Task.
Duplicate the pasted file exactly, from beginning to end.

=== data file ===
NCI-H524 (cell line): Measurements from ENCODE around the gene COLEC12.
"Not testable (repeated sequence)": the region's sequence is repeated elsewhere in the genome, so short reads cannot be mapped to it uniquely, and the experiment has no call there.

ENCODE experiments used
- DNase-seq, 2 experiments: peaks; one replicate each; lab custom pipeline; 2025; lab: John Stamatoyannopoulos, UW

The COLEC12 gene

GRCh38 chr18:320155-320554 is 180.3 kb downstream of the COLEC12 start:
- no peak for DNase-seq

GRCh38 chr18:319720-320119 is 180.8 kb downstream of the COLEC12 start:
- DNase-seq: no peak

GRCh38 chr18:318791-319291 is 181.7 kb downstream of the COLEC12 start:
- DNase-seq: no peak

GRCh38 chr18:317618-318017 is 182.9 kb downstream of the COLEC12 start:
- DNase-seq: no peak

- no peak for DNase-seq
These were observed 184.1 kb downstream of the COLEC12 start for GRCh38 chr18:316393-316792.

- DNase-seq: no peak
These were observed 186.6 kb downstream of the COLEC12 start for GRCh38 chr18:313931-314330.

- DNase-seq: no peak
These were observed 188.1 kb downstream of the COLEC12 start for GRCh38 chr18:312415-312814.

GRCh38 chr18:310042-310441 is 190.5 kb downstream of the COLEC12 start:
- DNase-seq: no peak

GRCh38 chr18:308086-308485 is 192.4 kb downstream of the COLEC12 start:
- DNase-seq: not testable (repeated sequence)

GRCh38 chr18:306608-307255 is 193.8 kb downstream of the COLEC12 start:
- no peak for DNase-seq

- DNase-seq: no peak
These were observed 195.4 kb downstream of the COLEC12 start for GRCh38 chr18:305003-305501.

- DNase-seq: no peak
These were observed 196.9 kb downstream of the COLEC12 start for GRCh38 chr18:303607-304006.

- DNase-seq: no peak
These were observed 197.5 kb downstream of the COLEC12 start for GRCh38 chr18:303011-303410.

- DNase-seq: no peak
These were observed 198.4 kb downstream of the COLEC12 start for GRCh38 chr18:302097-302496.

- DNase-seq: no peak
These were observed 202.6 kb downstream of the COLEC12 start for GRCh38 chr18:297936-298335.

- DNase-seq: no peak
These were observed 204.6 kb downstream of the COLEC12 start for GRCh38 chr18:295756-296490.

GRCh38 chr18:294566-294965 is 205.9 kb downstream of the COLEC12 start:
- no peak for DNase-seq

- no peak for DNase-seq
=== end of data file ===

NCI-H524 (cell line): Measurements from ENCODE around the gene COLEC12.
"Not testable (repeated sequence)": the region's sequence is repeated elsewhere in the genome, so short reads cannot be mapped to it uniquely, and the experiment has no call there.

ENCODE experiments used
- DNase-seq, 2 experiments: peaks; one replicate each; lab custom pipeline; 2025; lab: John Stamatoyannopoulos, UW

The COLEC12 gene

GRCh38 chr18:320155-320554 is 180.3 kb downstream of the COLEC12 start:
- no peak for DNase-seq

GRCh38 chr18:319720-320119 is 180.8 kb downstream of the COLEC12 start:
- DNase-seq: no peak

GRCh38 chr18:318791-319291 is 181.7 kb downstream of the COLEC12 start:
- DNase-seq: no peak

GRCh38 chr18:317618-318017 is 182.9 kb downstream of the COLEC12 start:
- DNase-seq: no peak

- no peak for DNase-seq
These were observed 184.1 kb downstream of the COLEC12 start for GRCh38 chr18:316393-316792.

- DNase-seq: no peak
These were observed 186.6 kb downstream of the COLEC12 start for GRCh38 chr18:313931-314330.

- DNase-seq: no peak
These were observed 188.1 kb downstream of the COLEC12 start for GRCh38 chr18:312415-312814.

GRCh38 chr18:310042-310441 is 190.5 kb downstream of the COLEC12 start:
- DNase-seq: no peak

GRCh38 chr18:308086-308485 is 192.4 kb downstream of the COLEC12 start:
- DNase-seq: not testable (repeated sequence)

GRCh38 chr18:306608-307255 is 193.8 kb downstream of the COLEC12 start:
- no peak for DNase-seq

- DNase-seq: no peak
These were observed 195.4 kb downstream of the COLEC12 start for GRCh38 chr18:305003-305501.

- DNase-seq: no peak
These were observed 196.9 kb downstream of the COLEC12 start for GRCh38 chr18:303607-304006.

- DNase-seq: no peak
These were observed 197.5 kb downstream of the COLEC12 start for GRCh38 chr18:303011-303410.

- DNase-seq: no peak
These were observed 198.4 kb downstream of the COLEC12 start for GRCh38 chr18:302097-302496.

- DNase-seq: no peak
These were observed 202.6 kb downstream of the COLEC12 start for GRCh38 chr18:297936-298335.

- DNase-seq: no peak
These were observed 204.6 kb downstream of the COLEC12 start for GRCh38 chr18:295756-296490.

GRCh38 chr18:294566-294965 is 205.9 kb downstream of the COLEC12 start:
- no peak for DNase-seq

- no peak for DNase-seq